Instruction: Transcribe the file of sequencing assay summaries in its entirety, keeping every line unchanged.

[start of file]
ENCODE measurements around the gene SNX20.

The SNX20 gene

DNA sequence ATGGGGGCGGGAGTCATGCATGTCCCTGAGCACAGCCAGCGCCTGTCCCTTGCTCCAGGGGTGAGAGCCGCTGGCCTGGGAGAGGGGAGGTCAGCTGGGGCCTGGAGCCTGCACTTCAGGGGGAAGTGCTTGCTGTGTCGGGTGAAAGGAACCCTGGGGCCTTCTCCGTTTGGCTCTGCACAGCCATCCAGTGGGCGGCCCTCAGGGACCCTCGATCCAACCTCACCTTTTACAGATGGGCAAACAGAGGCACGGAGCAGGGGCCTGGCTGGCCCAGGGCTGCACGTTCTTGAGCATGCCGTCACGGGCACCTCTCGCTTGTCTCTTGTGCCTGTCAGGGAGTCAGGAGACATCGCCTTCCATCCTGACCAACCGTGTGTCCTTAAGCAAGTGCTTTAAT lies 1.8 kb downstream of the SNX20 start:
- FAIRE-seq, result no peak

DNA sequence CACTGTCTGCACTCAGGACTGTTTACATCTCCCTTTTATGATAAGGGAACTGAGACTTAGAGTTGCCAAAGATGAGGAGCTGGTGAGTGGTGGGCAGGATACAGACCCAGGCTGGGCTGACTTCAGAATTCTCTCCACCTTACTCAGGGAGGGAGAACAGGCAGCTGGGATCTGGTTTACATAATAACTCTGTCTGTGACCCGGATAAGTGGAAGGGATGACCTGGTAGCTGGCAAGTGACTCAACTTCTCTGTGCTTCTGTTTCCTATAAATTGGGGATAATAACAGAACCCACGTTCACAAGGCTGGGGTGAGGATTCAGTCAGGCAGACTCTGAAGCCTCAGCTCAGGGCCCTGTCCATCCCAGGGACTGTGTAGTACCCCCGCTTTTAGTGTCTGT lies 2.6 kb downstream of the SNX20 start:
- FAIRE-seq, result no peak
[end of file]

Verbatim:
ENCODE measurements around the gene SNX20.

The SNX20 gene

DNA sequence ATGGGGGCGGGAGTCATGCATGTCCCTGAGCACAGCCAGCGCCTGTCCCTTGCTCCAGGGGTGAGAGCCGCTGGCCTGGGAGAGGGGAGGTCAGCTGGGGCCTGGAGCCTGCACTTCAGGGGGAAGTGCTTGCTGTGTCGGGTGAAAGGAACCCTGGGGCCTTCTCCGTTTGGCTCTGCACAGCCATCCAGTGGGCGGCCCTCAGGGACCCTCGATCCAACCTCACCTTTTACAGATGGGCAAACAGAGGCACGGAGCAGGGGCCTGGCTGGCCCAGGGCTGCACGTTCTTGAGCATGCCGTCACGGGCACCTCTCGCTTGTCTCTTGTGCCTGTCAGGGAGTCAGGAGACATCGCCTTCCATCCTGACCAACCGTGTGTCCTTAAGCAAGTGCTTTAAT lies 1.8 kb downstream of the SNX20 start:
- FAIRE-seq, result no peak

DNA sequence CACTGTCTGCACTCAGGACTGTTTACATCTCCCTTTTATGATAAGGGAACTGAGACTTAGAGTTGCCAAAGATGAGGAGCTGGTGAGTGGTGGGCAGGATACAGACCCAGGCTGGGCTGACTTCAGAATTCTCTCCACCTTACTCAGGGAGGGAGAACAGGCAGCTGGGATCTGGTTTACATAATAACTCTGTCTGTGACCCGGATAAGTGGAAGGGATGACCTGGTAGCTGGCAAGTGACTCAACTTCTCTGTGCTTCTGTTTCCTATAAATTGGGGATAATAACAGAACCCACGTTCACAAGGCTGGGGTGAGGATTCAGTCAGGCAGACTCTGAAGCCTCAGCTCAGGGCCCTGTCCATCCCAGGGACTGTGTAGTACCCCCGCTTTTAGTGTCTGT lies 2.6 kb downstream of the SNX20 start:
- FAIRE-seq, result no peak